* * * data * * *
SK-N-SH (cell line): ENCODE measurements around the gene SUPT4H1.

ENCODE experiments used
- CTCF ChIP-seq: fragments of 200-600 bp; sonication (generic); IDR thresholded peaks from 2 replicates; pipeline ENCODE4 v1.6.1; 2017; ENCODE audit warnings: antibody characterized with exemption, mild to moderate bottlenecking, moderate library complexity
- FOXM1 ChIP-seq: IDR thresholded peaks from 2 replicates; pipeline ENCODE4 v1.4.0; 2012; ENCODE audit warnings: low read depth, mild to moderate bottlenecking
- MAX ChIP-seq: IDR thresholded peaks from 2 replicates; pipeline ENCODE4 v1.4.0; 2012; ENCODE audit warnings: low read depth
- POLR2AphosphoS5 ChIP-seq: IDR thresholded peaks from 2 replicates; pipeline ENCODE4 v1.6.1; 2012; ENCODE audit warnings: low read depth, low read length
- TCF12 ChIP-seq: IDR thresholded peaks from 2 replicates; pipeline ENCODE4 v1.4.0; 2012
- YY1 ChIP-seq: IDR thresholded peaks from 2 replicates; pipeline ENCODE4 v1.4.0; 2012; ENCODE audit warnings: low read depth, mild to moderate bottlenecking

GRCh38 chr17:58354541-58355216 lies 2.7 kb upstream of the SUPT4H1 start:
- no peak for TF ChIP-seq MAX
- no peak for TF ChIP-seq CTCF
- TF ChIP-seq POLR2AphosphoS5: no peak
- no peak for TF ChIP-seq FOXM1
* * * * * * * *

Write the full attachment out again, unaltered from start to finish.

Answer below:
SK-N-SH (cell line): ENCODE measurements around the gene SUPT4H1.

ENCODE experiments used
- CTCF ChIP-seq: fragments of 200-600 bp; sonication (generic); IDR thresholded peaks from 2 replicates; pipeline ENCODE4 v1.6.1; 2017; ENCODE audit warnings: antibody characterized with exemption, mild to moderate bottlenecking, moderate library complexity
- FOXM1 ChIP-seq: IDR thresholded peaks from 2 replicates; pipeline ENCODE4 v1.4.0; 2012; ENCODE audit warnings: low read depth, mild to moderate bottlenecking
- MAX ChIP-seq: IDR thresholded peaks from 2 replicates; pipeline ENCODE4 v1.4.0; 2012; ENCODE audit warnings: low read depth
- POLR2AphosphoS5 ChIP-seq: IDR thresholded peaks from 2 replicates; pipeline ENCODE4 v1.6.1; 2012; ENCODE audit warnings: low read depth, low read length
- TCF12 ChIP-seq: IDR thresholded peaks from 2 replicates; pipeline ENCODE4 v1.4.0; 2012
- YY1 ChIP-seq: IDR thresholded peaks from 2 replicates; pipeline ENCODE4 v1.4.0; 2012; ENCODE audit warnings: low read depth, mild to moderate bottlenecking

GRCh38 chr17:58354541-58355216 lies 2.7 kb upstream of the SUPT4H1 start:
- no peak for TF ChIP-seq MAX
- no peak for TF ChIP-seq CTCF
- TF ChIP-seq POLR2AphosphoS5: no peak
- no peak for TF ChIP-seq FOXM1